Doughty, Dorothy – Royal Worcester Ceramic Artist

Pair Dorothy Doughty Hooded Warblers, British, 20th century, pair of figurines depicting hooded warblers with Cherokee roses, on wooden bases, bottom reads "Hooded Warbler with Cherokee Rose/Royal Worcester

p4A ItemID F7964571
Pair Dorothy Doughty Yellow Headed Blackbirds, British, 20th century, pair of figurines depicting yellow headed blackbirds with spiderwort flowers, on wooden bases, bottom reads "Yellow Headed Blackbirds/Royal Worcester

p4A ItemID F7964570
Pair Dorothy Doughty Golden Crown Kinglets, British, 20th century, pair of figurines depicting golden crown kinglets in pine trees, on wooden bases, bottom reads "Golden Crown Kinglet/Royal Worcester

p4A ItemID F7964569
Pair Dorothy Doughty Red Starts, British, 20th century, pair of figurines depicting red starts on pine trees, on wooden bases, bottom reads "Red Start/Royal Worcester

p4A ItemID F7964568

Dorothy Doughty, Royal Worcester Ceramic Artist

In the early 1930′s, a Mr. Alex Dickins, a publisher of etchings and messotints, visitied with the Royal Worcester company. He had become interested in exporting to America the china figurines of English studio artists. He suggested to Royal Worcester that they might make a series of American bird models, which by using a non-reflecting surface, would be nearer to nature, and therefore an improvement on the creations of the past.

When pursuing the idea for the bird series, the Royal Worcester company became aware of Miss Dorothy Doughty. She was not only an amateur ornithologist, but she possessed the ability to remember in every minute detail a bird seen for a moment in flight or at rest, and reproduce it as she saw it in its natural surroundings. Like all truly great artists she was satisified with nothing but truth. What nature is, was portrayed in her work and nothing falling short of her conception of reality ever left her studio. When she began her bird series she was a ceramic amateur. A large part of her success was due to the devoted band of Worcester’s craftsmen and craftswomen who helped her over the years. She was quick to assimilate and adapt their knowledge to her work.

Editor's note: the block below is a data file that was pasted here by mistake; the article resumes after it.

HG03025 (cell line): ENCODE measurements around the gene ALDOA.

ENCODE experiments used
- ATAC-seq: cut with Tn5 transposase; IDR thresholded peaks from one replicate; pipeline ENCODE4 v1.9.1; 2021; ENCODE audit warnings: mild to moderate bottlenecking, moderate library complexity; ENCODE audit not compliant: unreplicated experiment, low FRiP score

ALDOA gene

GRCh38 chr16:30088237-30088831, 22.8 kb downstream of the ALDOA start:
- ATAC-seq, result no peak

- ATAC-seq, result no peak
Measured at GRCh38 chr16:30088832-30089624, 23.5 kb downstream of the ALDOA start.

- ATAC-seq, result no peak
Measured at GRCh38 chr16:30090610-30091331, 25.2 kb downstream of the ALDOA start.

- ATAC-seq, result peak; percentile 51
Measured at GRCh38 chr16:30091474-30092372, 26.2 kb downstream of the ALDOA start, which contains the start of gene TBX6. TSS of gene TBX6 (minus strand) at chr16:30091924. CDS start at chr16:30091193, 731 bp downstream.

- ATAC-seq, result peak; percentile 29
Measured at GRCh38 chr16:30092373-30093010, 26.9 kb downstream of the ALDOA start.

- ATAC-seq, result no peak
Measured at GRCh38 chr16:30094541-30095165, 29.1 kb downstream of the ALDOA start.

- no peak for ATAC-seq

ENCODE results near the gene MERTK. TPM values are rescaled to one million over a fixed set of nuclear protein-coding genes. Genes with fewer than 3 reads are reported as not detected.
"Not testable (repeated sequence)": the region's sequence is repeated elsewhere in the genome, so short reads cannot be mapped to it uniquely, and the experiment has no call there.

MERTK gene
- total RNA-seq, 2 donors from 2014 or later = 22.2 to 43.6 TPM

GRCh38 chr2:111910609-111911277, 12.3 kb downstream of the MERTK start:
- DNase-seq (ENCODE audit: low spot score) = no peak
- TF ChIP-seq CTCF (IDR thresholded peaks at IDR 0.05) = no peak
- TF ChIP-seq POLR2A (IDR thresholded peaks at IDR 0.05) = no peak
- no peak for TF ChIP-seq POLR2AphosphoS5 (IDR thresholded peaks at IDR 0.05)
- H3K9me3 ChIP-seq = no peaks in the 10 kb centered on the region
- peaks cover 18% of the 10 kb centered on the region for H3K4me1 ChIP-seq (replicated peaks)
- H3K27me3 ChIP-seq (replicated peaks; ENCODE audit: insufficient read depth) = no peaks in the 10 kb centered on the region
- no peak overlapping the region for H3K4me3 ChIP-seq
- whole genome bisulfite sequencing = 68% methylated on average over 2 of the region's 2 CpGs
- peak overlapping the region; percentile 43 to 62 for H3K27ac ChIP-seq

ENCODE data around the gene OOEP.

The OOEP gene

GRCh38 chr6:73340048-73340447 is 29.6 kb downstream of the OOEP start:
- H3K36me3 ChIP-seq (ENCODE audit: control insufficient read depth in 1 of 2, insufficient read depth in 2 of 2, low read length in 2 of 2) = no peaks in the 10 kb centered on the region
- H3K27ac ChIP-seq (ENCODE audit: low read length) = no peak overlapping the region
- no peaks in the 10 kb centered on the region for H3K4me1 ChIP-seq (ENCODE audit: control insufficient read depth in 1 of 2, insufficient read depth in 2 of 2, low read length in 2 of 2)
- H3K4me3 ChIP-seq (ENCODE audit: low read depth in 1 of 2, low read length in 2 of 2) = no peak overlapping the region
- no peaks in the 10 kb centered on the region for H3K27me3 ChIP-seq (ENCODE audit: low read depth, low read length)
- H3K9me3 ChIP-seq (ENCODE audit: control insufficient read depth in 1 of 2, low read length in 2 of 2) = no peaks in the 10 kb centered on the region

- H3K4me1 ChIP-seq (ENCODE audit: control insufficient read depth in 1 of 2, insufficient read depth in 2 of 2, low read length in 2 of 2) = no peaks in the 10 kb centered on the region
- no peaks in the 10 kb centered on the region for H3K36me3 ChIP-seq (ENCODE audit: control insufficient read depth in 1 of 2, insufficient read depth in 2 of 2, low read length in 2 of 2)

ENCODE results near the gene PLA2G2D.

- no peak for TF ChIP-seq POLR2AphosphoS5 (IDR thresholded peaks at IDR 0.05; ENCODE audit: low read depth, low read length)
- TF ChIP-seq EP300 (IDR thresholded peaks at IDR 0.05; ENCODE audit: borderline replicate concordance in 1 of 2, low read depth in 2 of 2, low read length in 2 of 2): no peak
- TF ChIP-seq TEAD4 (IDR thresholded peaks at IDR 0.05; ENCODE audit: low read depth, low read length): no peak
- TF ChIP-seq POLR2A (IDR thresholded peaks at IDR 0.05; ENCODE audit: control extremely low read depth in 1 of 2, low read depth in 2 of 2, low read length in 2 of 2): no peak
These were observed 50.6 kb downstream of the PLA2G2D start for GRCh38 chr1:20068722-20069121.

Color was the greatest struggle Miss Doughty and her team had to face in reproducing the minutest details of natural birds, as remembered by her photographic brain. The Royal Worcester company took great pains to ensure that no imperfect birds left the factory, and that Miss Doughty’s high standards were achieved.

Mr. R. Van Ruyckevelt joined Royal Worcester in 1953 after his graduation from the Royal College of Art. Mr. Van Ruyckevelt worked with Miss Doughty in her studio there until such time as he had absorbed her methods and objectives. He then became her representative at the factory, making sure that her wishes were accurately interpreted and carried out. The progress in the factory’s production of the bird models in recent years was largely due to his efforts.

The American Birds collection consisted of 44 different types of bird figurines (pairs and singles) in either white or handpainted finished. This series was produced from 1935 to 1968.

The British Birds collection consisted of 15 different types of bird figurines (pairs and singles) in either white or handpainted finish. This series was created from the 1950′s until Miss Doughty’s untimely death in 1962. The birds continued to be released following Dorohty Doughty’s death throughout the late 1960s.

(Used by permission of The Porcelain Pond,

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